Once you are folded as far as you can while keeping a flat back, you will drop your hands to the floor, flopping down like a rag doll. But don’t hang out here, immediately begin the next step.

Immediately begin to roll your spine back up to the vertical position. Where we extended our spine in the last step, now we want to flex it as much as possible, rolling it upwards bit by bit, ending with our neck stacked vertically over shoulders, hips, and heels.

Then immediately bring the arms up forward and upward, and finish with a brief extension backwards, to further stretch the spine and abdominals and open the chest.

Repeat this stretch 4 to 5 times in a row, throughout the day. If you aren’t getting the exact range of motion that you see in the photos, don’t worry about it. The act of going through the stretch gently and repeatedly will loosen your muscles and increase your range of motion. This will immediately have a positive effect on your performance in the saddle. After a while, when your body realizes how nice this feels, it may start to remind you during the day that it is time to do it.

See the related post: Loosen Up to Sit Up, for more dynamic stretches.


7 Responses to “The Habit of Daily Stretching”

  1. sue freivald wrote:

    an excellent place to begin. Didn’t realize how “stiff” I had become over this past year until I did this exercise! An easy first step towards developing some good habits and progressing towards real flexibility. You are never too old! (I’m 74 :~). Sue

  2. Lori Albrough wrote:

    Yay Sue, awesome. I really liked your remark “An excellent place to begin” and that you went ahead and tried the stretch. Keep taking those baby steps and soon you are seeing big progress. I love the stretch breaks because they bring me back into my body and not so much in my head.

  3. Cheri Isgreen wrote:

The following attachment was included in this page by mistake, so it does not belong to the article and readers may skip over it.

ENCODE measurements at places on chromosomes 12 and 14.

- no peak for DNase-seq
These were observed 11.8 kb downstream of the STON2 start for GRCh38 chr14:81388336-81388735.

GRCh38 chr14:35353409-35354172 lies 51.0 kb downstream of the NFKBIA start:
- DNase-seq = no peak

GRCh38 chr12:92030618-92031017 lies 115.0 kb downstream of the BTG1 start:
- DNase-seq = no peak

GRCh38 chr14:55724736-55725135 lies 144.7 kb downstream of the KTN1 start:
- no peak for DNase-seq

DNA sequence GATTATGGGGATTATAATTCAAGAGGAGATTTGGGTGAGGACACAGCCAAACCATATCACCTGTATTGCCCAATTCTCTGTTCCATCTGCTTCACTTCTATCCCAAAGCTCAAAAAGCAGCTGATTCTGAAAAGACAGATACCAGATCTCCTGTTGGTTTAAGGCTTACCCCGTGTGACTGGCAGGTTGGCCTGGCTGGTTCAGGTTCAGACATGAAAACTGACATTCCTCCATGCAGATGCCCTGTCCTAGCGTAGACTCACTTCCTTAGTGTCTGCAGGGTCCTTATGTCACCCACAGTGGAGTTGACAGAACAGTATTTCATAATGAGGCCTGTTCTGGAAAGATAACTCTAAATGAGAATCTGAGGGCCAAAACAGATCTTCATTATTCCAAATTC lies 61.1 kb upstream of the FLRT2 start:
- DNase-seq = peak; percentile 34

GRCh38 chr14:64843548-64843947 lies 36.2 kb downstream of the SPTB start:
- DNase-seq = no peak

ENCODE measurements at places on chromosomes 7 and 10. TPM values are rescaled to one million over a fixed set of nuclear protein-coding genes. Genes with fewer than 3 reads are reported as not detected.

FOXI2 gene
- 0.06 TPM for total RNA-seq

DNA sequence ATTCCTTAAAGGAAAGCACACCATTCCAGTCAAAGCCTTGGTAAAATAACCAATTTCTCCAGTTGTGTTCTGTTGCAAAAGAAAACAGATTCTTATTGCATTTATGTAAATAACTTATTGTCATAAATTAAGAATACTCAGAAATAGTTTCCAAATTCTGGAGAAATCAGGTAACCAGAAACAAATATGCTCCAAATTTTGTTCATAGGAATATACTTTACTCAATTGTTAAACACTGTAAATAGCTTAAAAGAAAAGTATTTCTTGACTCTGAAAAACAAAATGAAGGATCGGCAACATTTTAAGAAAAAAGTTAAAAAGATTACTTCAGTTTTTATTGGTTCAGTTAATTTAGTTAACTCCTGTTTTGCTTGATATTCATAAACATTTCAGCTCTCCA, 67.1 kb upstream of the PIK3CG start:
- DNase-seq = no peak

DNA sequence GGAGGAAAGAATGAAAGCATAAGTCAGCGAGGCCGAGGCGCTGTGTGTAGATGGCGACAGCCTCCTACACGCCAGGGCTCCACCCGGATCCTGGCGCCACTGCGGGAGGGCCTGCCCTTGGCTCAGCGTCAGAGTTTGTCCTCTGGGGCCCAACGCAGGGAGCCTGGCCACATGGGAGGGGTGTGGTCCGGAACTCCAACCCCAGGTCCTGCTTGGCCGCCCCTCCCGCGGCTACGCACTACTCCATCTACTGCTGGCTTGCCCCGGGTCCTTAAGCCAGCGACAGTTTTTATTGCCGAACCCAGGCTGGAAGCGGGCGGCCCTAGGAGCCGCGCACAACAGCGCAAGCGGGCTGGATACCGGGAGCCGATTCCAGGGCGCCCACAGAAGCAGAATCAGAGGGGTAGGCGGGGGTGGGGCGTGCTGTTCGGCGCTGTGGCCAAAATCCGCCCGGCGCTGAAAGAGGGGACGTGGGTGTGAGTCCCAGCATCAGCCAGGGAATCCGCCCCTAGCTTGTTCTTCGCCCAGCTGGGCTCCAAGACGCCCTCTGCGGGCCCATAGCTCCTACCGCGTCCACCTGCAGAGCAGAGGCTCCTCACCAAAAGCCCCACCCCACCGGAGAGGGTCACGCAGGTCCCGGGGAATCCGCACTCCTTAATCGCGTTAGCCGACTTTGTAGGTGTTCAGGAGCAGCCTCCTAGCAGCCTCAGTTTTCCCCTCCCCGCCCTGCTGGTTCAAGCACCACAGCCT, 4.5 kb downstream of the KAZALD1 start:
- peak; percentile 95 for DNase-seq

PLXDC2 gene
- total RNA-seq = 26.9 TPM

We do a similar exercise in Tai chi as we prepare our bodies to do the form. It is called a spine bend. The key to remember is to bend in 1 vertebrae at a time, beginning at the base of the spine and working up. As you go down, you should extend your spine as if you were stretching over an exercise ball. As you straighten up, you repeat the same keys, as going down. Stack each vertebrae from the base of the spine up, stretch & extend over your “imaginary” ball. I’ll add the last part with the arms tomorrow. What a nice way to open the chest.
    I really enjoy your suggestions and directives. thanks

  4. Lori Albrough wrote:

    Cheri, I love Tai Chi too!

  5. JoAnn wrote:

    I really appreciate your postings….thank you so much for doing this! I am an older (I can’t believe that I just wrote THAT!) and have found that riding is not as easy as it was even 5 years ago. Your tips have given me something to look forward to in my attempts to reclaim my former riding ability.

    Thank you.

    JoAnn White

  6. Sabine Lloyd wrote:

    What a brilliant exercise to do in between sitting hunched at my work computer. The boss might look at me a bit funny but he understands as his wife is also a mad horse person. Thank you for sharing.
    Kind regards

  7. Lori Albrough wrote:

    Sabine, I get those funny looks and comments often, but I choose to see them as a badge of honour, like I’m a trend-setter 😉 This is definitely a good feeling stretch for those computer-induced hunchie-scrunchies.